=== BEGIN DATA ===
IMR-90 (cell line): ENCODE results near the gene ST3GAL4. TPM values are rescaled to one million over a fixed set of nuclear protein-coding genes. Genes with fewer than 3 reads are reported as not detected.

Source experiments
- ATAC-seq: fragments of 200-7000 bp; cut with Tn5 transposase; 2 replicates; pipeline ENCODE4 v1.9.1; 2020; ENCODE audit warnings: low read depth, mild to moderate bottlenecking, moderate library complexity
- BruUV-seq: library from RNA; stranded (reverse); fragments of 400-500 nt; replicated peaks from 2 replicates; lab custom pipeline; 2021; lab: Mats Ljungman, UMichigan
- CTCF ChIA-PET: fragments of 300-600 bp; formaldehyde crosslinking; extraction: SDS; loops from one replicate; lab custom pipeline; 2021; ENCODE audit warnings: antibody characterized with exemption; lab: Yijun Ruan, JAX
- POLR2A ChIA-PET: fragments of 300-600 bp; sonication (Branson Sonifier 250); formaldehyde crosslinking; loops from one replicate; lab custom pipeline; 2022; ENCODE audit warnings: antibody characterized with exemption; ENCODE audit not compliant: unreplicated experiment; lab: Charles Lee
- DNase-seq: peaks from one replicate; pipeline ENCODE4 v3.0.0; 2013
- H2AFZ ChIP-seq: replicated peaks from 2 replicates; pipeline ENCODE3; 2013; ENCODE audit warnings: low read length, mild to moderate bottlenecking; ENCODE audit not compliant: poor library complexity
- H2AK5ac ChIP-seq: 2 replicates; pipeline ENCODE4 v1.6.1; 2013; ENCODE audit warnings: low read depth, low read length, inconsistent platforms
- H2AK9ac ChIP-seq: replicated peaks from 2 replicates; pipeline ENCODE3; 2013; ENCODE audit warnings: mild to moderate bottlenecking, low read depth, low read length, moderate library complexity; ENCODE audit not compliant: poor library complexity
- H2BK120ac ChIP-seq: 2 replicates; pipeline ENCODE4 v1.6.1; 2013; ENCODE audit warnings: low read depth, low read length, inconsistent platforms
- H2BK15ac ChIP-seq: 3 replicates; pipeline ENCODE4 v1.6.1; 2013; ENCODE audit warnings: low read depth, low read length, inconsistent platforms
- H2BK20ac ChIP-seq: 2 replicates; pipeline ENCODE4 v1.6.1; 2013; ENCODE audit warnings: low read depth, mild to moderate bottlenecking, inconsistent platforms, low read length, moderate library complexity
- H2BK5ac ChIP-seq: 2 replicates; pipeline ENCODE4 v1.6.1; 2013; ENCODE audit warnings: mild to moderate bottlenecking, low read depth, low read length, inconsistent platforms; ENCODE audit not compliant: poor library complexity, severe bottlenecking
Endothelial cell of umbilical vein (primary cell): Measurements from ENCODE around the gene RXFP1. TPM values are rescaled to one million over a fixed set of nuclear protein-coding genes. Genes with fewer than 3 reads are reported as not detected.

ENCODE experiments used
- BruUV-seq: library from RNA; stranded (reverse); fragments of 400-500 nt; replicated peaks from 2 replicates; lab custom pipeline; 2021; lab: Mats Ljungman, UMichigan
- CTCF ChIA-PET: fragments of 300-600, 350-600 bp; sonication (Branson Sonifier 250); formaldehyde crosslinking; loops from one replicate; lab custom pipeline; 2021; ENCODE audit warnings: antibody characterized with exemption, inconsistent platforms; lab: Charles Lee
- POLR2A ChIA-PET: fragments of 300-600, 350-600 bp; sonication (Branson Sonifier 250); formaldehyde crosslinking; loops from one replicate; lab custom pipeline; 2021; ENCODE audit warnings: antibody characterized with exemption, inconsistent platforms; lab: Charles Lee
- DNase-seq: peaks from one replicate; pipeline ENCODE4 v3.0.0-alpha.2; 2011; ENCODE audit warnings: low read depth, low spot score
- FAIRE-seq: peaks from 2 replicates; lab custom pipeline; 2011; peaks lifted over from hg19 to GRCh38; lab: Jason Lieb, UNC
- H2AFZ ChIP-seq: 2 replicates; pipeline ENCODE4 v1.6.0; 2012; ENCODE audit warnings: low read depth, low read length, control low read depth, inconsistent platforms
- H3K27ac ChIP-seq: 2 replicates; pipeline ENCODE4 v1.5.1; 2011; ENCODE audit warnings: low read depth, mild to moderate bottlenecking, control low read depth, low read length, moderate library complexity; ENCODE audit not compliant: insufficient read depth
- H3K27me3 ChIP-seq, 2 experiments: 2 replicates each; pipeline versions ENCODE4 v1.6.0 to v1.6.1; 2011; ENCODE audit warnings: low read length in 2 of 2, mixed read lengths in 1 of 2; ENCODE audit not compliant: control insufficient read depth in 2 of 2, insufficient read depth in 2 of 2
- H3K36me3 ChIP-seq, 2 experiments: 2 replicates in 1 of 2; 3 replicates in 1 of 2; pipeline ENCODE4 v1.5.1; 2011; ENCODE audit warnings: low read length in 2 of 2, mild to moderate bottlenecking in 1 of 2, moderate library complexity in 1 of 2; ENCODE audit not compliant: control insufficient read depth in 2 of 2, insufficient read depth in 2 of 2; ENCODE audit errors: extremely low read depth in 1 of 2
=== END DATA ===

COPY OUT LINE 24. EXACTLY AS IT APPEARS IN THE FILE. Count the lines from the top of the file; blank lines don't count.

- H3K27me3 ChIP-seq, 2 experiments: 2 replicates each; pipeline versions ENCODE4 v1.6.0 to v1.6.1; 2011; ENCODE audit warnings: low read length in 2 of 2, mixed read lengths in 1 of 2; ENCODE audit not compliant: control insufficient read depth in 2 of 2, insufficient read depth in 2 of 2